Effective Swearing for Chaplains (and Other Clergy Too!)


***trigger alert: as this is a post about colorful language, be aware that there is colorful language abounding after the jump***

Clergy, sometimes it’s OK to use swear words. That’s the summary. For the full text click below, but language aboundeth herein

My CPE Supervisor: “Sam?”

Me: “Yes?”

Supervisor: “You don’t say fuck much do you?”

Such was my introduction to effective swearing for clergy. And to answer the obvious question no I did not say fuck much. I do more now though. I also say hell, dammit and shit.

Language was a huge deal for me growing up. There was no cursing in the house. You’d hear “darn”, “shoot” and even some made-up swear words. It was important to not be “like the world”, which cusses and swears. Holy, God-fearing people who take the command to “not let an unclean word come out of your mouth” seriously don’t swear.

Fast forward 30 years and I’m a hospice chaplain and seminary graduate who isn’t afraid to let one fly on occasion. Through that one question I saw that what I thought was holiness was really just repression. I hid my anger as well as I hid my language. I saw I needed to be real with others and myself.

While I still keep things pretty clean at home in front of the kids, I’ve found that some appropriate swearing can actually be very helpful for folks who are going through difficult times.

Here’s a recent example. Two weeks ago I was visiting a couple at their home. The husband, my patient, had a pretty scary and sudden decline. Overnight he went from being his usual self to falling, slurring his speech, and not able to get his words out. His wife was very worried he’d had a stroke. I provided a lot of support to her while the nurse tended to him. After putting his oxygen on he started to recover and both were visibly relieved. I took the wife aside to talk privately for a bit. She expressed feeling disappointed in herself because she thought she had been prepared for him to eventually pass and felt that she panicked unnecessarily. I told her that it’s easy to feel ready when things are fine, but then “the shit hits the fan.” In an instant her anxiety dropped and her face lost so much of the tension she held. She laughed and said, “I’m so glad you said that.” She looked as if a tremendous burden had just been thrown to the floor. She later told me that that was what she wanted to say, but was afraid to. The fact that I said it for her helped her feel accepted and allowed her to be honest with me and herself.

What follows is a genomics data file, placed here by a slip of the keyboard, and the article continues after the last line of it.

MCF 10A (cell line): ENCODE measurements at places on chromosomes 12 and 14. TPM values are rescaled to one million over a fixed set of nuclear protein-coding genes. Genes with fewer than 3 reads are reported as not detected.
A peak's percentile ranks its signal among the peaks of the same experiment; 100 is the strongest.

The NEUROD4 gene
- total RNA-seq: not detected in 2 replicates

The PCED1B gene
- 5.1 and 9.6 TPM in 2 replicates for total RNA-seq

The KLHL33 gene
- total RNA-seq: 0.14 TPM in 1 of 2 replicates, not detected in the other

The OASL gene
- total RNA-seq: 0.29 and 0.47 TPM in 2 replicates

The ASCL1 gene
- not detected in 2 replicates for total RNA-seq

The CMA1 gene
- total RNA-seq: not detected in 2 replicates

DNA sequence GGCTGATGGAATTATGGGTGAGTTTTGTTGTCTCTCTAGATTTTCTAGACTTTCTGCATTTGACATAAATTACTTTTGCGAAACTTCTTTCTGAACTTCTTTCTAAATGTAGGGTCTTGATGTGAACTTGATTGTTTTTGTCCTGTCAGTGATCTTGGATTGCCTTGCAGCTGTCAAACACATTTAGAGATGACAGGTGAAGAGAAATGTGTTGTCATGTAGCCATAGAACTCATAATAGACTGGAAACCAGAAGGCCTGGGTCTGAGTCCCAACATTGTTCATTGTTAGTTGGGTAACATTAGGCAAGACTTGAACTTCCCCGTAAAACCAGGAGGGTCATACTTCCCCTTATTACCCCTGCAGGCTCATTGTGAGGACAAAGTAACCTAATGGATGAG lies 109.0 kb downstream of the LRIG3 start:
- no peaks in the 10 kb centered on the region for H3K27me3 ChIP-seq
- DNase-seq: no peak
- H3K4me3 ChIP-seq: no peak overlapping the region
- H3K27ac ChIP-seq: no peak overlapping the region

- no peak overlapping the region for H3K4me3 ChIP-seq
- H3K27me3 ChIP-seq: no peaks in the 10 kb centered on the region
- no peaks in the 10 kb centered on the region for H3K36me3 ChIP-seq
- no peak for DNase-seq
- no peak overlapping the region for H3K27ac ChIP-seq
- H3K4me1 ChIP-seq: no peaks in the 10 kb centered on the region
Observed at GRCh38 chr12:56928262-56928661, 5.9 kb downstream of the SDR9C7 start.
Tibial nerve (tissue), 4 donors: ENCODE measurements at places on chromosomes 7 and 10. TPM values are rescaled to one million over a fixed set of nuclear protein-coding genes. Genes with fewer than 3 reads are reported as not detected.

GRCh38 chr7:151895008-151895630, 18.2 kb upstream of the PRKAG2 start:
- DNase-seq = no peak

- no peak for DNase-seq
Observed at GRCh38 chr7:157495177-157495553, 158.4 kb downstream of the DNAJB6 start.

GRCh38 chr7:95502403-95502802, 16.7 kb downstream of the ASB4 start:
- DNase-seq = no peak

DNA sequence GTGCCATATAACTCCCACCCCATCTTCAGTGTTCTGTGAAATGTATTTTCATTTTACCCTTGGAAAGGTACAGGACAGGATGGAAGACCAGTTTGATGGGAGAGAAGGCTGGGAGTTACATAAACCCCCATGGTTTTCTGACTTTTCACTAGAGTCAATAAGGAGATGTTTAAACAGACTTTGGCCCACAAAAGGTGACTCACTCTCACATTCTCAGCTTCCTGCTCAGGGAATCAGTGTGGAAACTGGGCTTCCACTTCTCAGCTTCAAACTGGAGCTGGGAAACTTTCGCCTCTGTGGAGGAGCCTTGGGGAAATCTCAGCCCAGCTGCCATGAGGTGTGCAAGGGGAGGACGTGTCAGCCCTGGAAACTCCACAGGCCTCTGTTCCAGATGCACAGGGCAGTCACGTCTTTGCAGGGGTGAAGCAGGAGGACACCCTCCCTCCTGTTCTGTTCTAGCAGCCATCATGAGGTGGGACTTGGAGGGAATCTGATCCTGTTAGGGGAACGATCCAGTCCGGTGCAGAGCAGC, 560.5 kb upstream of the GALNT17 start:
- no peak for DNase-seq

I’ve found that swearing can help in situations like this one. It can help others feel accepted, warts and all, and that it’s OK to be open and honest even when that honesty involves some bad words. It can also help others see me not as someone above them or better than them due to my title, but as someone like them. Believe it or not, researchers have found real benefits to swearing, such as increased pain relief, increased feelings of control and power (helpful when people feel powerless), decreased anxiety and increased feelings of common connection. These benefits though are best seen when cursing is minimal and not done in anger.